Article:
Learning how to deal with disappointment in recovery hasn't been easy. I suppose it is one reason I try not to look too far ahead and try not to get my hopes up. I try not to have unreasonable expectations, but sometimes I can't help myself.
Addressing the past is never a simple thing, especially if an addiction has created long-lasting consequences. Some consequences lessen with the passing of time, but some may stay with us forever. At least it feels that way. My danger area, for my recovery, is when certain wants and needs seem completely unattainable and I use the word never. Never is a hope killer, a pathway to entering the rabbit hole of self-abuse, and an excuse to punish ourselves endlessly for past mistakes. It is a waste of time - at worst it becomes a simple way to question if being sober is worth it. Valuing my sobriety is hard enough without allowing my thoughts to ask "what's the point?"
Combating this requires work on my part. Replacing never with something finite like - not right now, not today, or perhaps one day - is really the only way I have found to fight against this defeated thinking. Succeeding in that doesn't mean I have to sit with some disappointment.
It is disappointing when I want to move on and find a little more freedom in my life, only to find the barriers are too great. I had to deal with one of those old messes last week, make the call, get the information, and based on reality, accept that this desire to move on is unattainable. At least for the foreseeable future. I had hoped that time and success in recovery may have changed that. It hasn't and it won't until my financial situation changes to a level that seems impossible in this moment.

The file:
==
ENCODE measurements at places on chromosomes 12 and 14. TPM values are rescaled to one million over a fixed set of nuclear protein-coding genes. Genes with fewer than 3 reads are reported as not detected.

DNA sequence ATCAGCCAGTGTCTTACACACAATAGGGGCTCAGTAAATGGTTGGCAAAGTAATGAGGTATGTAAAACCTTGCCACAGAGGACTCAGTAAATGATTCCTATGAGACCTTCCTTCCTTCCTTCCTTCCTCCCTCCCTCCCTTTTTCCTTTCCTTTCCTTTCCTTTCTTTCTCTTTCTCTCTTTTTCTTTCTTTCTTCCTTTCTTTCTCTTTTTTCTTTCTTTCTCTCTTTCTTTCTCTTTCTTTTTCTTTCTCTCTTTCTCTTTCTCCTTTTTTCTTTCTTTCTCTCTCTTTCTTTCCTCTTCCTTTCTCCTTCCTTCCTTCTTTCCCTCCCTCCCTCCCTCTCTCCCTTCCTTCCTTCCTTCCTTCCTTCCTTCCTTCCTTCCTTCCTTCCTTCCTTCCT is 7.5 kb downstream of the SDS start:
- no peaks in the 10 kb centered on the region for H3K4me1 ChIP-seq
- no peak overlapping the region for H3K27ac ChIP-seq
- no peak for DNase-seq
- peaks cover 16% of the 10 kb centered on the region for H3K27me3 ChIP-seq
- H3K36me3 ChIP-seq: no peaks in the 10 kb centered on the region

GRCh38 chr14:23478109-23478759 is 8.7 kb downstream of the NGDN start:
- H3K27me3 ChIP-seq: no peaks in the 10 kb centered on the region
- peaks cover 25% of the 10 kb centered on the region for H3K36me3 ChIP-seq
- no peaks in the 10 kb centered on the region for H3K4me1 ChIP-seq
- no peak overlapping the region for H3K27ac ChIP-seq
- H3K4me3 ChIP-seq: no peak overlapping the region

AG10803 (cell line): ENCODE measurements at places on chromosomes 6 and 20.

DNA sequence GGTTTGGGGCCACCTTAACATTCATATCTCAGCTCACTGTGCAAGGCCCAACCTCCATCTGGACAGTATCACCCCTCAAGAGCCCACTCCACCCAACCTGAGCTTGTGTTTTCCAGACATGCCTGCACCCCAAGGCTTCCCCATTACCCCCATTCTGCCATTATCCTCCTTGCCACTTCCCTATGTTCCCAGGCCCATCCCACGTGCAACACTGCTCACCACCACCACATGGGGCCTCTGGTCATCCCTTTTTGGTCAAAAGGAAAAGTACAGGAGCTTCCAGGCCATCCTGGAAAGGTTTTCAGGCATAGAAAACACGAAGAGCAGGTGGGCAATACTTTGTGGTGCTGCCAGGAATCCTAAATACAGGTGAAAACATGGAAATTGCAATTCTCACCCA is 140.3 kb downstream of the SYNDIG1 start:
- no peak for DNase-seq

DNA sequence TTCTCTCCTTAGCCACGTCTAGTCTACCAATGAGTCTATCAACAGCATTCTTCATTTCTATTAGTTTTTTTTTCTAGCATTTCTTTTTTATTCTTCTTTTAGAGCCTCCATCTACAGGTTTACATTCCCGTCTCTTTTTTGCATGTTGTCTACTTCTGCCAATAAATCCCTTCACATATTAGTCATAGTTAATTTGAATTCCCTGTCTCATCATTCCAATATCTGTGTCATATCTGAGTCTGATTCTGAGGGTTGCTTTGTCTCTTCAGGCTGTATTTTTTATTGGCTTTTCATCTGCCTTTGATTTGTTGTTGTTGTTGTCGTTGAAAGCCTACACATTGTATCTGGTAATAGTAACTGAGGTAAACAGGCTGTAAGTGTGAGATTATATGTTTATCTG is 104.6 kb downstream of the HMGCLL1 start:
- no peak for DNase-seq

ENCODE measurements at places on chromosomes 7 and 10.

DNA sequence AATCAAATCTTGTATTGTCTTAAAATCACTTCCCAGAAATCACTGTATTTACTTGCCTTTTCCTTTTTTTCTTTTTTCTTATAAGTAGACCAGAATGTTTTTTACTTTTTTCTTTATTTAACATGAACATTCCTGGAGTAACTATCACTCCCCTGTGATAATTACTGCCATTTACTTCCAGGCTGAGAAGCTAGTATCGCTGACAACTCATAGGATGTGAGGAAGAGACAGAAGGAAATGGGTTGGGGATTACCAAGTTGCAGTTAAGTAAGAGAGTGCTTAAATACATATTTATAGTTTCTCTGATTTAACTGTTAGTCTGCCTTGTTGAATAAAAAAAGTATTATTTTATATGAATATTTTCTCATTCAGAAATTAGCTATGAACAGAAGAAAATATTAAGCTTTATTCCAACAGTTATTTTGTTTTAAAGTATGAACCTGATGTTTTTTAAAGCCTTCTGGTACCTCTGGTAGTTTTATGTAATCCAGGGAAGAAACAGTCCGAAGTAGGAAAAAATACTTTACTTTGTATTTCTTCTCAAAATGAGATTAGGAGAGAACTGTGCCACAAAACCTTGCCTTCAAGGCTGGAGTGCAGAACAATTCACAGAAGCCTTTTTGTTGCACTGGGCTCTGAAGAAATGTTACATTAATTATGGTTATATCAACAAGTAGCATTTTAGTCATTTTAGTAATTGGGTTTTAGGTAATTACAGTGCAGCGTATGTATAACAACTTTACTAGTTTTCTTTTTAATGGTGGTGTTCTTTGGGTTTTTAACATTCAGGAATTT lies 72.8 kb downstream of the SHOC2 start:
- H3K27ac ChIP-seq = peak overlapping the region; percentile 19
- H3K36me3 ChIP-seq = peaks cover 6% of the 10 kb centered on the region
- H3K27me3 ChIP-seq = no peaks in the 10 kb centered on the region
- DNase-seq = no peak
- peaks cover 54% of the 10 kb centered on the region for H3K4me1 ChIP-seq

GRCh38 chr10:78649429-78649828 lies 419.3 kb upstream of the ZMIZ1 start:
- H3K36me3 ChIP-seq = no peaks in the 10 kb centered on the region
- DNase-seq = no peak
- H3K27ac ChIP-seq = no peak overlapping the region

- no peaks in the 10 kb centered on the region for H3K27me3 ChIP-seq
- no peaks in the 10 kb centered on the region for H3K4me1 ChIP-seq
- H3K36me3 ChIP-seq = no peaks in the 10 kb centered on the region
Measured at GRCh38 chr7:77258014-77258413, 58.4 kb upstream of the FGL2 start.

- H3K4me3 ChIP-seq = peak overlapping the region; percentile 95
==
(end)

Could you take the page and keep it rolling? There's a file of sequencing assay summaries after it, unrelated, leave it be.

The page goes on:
When I ended the call, I admit to breaking down for a little while. I am not embarrassed to share that as tears are just a side effect of recovery and I have long passed the need to think of myself as weak for having them. At least sober tears seem to have a releasing effect. The endless tears I shed while drunk were empty, encouraging me to drink more to stop them. So yes, I cry sometimes, but less often than I did when I was early in my recovery.
While I was very disappointed and had to work through the emotions and remorse, I found at least some mental freedom even though the physical freedom is out of reach.
I had the courage to make the call, I now know where I stand, I know what my current limitations are, and I don't need to think about that desire right now. I can focus on other solutions and directions. In that, I found different freedom. For today, that is enough.
That brings me back to the foundation of my recovery... living the day I can, not the one I can't.